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Following the sun, or following the moon?

If you’ve been following my posts, you’ll know that I’m fascinated by the wide variety of cultures that have based some or all of their time measurements on the moon.  Whilst some societies have imported these concepts from elsewhere (as the Romans probably based their first system on one or other of the earlier Greek calendars, who in turn were influenced by the Babylonians, for example), in many cases it appears to have been developed locally and independently.
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Trying to Understand the Moon

 

It is a fundamental characteristic of human nature to try to make sense of the world and the phenomena we notice within it.  And yet, while watching the moon, in spite of my modern education, it’s not hard to strip away scientific explanations for the existence and movements of the objects I see, and to wonder at them with childlike awe.
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Babylon’s Ripple Effect

A week or so ago, I talked about the Roman calendar, but they were by no means the only ones who used the cyclic nature of the moon’s phases to measure time.  In fact, as in many other fields of scientific endeavour, the Romans probably based their first calendar on one of the Greek ones.  The situation in Classical Greece wasn’t entirely straightforward:  several different calendars

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A Moon-Watching Community

Watching the moon is a very solitary undertaking;  at least, it is for me.  I know of local groups who get together to mark the full moon, and who keep the old Celtic lunar festivals, and I have enjoyed  celebrating some of these with them.  But for me, that’s an altogether different activity, one where the people and the shared outlook are the priority, whereas when it’s just the moon and me, I can turn inwards and reflect, or turn outwards and ponder.  Yet, at the same time, watching the moon gives me a sense of community that links me to people in other times, as well as in other places.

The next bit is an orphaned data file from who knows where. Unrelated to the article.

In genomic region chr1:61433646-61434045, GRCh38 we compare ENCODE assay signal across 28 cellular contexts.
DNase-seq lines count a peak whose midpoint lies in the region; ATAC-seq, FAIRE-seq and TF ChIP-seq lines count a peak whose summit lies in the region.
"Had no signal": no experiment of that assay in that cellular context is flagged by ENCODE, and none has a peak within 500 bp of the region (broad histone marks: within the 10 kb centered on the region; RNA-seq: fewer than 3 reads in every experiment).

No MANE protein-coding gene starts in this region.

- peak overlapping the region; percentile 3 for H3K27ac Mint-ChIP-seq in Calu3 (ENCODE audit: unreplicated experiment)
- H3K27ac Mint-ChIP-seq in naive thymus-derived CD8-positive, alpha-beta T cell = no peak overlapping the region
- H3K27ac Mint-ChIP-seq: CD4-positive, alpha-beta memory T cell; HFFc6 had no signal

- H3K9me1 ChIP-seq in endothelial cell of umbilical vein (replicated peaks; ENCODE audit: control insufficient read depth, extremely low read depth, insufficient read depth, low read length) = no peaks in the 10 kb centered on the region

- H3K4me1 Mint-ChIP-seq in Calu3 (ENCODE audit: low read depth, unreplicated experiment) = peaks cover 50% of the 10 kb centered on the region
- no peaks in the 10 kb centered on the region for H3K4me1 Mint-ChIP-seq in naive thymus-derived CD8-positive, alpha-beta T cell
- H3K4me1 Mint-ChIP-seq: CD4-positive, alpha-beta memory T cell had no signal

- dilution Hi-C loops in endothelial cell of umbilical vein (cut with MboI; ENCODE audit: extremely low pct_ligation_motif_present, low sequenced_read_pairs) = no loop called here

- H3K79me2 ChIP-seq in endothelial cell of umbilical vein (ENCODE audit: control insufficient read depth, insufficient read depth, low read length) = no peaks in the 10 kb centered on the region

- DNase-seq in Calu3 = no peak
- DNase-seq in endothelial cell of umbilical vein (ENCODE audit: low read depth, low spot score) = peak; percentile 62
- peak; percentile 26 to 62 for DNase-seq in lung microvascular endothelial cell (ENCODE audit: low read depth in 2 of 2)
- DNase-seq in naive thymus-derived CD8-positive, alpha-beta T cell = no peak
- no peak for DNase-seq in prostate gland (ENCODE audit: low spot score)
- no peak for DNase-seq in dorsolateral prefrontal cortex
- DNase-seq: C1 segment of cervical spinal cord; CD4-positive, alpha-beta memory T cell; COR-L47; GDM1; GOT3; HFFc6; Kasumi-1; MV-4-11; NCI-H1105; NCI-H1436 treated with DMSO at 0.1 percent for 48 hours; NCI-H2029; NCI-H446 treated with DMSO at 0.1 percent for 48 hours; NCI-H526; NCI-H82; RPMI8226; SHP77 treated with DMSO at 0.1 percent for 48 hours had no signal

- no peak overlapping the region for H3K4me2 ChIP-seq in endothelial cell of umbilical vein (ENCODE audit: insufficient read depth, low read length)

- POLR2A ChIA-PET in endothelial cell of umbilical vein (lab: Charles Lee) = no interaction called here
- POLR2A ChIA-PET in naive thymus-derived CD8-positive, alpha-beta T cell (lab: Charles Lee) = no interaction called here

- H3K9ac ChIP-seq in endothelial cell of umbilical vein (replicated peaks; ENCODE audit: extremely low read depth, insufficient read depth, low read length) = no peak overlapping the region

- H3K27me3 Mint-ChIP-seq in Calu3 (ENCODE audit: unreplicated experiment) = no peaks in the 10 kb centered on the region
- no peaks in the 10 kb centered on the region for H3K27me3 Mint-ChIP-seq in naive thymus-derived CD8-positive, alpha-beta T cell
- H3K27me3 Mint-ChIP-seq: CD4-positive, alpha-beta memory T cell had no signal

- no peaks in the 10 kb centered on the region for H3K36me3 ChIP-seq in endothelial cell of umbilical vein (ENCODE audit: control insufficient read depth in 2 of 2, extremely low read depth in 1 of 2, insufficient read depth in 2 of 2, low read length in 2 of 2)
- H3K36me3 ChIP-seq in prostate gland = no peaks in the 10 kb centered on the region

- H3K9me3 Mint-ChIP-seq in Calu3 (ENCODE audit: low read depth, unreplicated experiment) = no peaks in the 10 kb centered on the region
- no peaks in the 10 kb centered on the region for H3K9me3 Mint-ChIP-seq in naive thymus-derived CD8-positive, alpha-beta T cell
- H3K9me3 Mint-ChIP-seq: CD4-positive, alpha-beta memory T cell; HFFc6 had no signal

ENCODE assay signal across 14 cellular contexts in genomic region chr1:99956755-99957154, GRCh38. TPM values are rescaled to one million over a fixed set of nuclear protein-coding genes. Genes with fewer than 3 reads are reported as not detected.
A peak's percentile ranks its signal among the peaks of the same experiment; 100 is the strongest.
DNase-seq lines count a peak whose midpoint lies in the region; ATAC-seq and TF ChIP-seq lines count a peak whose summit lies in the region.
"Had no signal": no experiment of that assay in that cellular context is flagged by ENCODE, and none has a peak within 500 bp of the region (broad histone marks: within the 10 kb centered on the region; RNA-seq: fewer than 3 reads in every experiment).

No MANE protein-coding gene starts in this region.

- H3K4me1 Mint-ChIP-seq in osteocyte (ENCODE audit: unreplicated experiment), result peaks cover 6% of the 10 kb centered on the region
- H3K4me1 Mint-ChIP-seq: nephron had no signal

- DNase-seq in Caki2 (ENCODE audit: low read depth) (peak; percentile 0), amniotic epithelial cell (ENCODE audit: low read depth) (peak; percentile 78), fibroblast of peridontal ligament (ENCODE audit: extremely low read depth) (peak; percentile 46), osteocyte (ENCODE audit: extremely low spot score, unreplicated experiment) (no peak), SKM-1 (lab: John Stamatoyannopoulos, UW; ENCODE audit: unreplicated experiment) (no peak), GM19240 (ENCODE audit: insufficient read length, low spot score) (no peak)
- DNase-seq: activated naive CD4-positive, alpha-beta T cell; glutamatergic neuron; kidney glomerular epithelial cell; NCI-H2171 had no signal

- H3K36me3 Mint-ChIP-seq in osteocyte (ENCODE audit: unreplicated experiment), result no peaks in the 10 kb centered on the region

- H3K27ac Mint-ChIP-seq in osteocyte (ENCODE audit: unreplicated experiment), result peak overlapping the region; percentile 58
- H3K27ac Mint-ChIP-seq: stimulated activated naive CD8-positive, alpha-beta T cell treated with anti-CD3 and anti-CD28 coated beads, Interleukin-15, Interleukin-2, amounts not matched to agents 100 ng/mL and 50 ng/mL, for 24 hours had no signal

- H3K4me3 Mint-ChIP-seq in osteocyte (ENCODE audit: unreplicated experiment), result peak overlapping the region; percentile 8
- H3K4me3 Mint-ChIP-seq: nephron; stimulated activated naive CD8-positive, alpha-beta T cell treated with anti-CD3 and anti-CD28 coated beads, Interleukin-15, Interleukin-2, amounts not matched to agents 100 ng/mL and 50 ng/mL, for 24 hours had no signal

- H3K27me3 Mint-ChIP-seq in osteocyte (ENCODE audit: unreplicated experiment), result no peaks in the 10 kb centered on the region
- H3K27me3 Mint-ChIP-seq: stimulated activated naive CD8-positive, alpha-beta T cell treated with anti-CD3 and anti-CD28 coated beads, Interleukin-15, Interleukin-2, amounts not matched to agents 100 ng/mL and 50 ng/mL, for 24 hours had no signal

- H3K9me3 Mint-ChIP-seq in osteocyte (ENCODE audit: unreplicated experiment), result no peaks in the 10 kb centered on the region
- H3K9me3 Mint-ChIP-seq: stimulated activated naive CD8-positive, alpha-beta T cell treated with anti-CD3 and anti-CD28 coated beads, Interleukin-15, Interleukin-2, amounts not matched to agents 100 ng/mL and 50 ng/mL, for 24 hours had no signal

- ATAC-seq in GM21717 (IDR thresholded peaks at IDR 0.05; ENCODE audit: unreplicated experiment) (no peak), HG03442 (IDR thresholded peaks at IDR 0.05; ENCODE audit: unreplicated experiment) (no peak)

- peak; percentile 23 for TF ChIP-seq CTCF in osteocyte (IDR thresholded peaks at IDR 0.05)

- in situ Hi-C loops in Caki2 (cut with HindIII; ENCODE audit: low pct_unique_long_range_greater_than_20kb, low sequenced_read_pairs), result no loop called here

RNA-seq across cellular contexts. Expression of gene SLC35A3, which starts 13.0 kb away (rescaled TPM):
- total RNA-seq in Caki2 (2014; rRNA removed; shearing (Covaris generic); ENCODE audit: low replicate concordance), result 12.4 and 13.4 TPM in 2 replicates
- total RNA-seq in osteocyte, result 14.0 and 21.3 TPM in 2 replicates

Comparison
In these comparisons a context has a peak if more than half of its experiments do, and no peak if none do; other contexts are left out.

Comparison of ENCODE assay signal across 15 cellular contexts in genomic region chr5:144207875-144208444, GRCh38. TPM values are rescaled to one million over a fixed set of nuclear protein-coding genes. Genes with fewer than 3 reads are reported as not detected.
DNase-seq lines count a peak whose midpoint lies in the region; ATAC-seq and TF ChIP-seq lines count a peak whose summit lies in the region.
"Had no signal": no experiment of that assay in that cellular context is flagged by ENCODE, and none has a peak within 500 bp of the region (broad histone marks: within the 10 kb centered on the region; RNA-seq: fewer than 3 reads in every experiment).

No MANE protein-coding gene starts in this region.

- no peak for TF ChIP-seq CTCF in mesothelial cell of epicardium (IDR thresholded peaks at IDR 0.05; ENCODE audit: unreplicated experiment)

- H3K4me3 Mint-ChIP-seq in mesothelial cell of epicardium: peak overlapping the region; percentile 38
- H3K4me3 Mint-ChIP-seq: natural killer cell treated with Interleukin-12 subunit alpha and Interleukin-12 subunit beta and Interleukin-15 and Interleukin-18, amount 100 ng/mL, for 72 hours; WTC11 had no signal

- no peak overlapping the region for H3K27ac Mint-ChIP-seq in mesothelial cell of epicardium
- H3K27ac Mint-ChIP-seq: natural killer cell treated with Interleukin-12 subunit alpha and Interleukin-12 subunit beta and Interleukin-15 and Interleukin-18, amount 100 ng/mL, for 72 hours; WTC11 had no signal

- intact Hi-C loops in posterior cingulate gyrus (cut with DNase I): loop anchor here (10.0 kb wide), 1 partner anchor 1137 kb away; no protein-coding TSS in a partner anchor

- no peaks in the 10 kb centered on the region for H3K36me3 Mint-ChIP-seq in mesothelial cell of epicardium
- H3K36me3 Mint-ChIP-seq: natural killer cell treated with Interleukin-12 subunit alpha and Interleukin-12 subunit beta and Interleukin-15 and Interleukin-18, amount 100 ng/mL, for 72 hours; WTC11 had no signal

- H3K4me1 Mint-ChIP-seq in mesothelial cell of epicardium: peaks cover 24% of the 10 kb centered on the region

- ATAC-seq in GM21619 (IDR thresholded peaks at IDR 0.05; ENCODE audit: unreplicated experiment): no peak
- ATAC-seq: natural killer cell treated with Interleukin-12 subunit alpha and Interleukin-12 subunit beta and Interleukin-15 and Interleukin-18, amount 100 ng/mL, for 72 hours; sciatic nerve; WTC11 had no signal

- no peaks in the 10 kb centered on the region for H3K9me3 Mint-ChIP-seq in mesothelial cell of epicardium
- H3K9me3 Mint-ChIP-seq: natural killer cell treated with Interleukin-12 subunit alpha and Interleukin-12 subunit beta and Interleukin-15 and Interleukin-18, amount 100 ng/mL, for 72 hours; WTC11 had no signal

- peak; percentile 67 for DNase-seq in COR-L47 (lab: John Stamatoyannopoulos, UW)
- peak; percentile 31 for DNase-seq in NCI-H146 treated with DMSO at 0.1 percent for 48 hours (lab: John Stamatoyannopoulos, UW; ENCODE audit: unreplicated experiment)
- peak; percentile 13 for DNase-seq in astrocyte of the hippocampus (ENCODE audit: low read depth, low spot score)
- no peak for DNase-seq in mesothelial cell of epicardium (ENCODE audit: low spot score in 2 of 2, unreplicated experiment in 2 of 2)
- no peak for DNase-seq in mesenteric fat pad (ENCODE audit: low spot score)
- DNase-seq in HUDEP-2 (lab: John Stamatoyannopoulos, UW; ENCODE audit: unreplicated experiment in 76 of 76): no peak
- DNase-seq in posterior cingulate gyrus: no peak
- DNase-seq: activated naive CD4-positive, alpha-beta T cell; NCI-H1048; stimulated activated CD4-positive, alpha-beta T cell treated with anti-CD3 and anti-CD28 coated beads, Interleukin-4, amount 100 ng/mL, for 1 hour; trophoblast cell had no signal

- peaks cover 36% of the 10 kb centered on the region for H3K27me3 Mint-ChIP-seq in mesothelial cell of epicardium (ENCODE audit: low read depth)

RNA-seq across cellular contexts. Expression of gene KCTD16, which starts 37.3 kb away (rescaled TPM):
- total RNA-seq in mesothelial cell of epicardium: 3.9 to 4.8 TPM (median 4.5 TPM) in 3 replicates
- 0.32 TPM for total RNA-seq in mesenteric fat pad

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The moon’s changes

So what can we notice if we watch the moon?

The first, most obvious, feature is that its shape changes, and then, if we watch it regularly, it soon becomes clear that it doesn’t appear in the sky at the same times each day.  After keeping an eye on it from time to time for a while, these changes are predictable.  At the time of writing (20th July 2012), the moon was what we call “new” the day before yesterday, so it’s not yet visible to my eyes, but I can imagine how it looks and where it is, a tiny thin sliver of a crescent, lost in the glare of the sun, trailing a little behind that brighter body as they both cross the sky from east to west.  As the sun sets tonight, I shall keep watch:  with the solar brilliance slipping below the horizon, I may just be able to discern the moon’s silvery line.  If not tonight, surely tomorrow I will see it (weather and cloud cover permitting).  A couple of days ago, the moon rose and set at pretty much the same time as the sun, although we couldn’t see it, lost as it was in the sun’s glare, but each day the moon lags behind by between a bit under an hour and a little over an hour and a half, depending on where it is in its cycle.  So each day for about the next ten days, the moon will be rising a bit later, further behind the sun, and will be appearing bigger and brighter in the sky.  By the time the moon is full, It will have got so far behind the sun that it will be rising about the time that the sun is setting, and setting around sunrise.  Funny, isn’t it, how we think of the moon as a feature of the night, when actually it can rise and set at any time of the day or night, including, at new moon, around the same time as the sun.

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Why I watch the moon

Following the seasons, noticing the shifts in the sun’s movements across the sky, being aware of the phases of the moon:  these were once core skills that helped our ancestors to survive.  Hunter-gathers used this knowledge to predict where they would find plentiful vegetation, or when to prepare to follow the herd that provided their meat.  Agricultural communities planted their crops according to the time of year, and needed to predict when to start preparing for the fallow months.  Most societies had stories about the cosmos, that helped them to explain the world and understand their place within it.  Each community had to devise their own calendar, incorporating the moments in the year’s cycle that were key to their existence, and to do this, they followed the movements of the sun and the moon.

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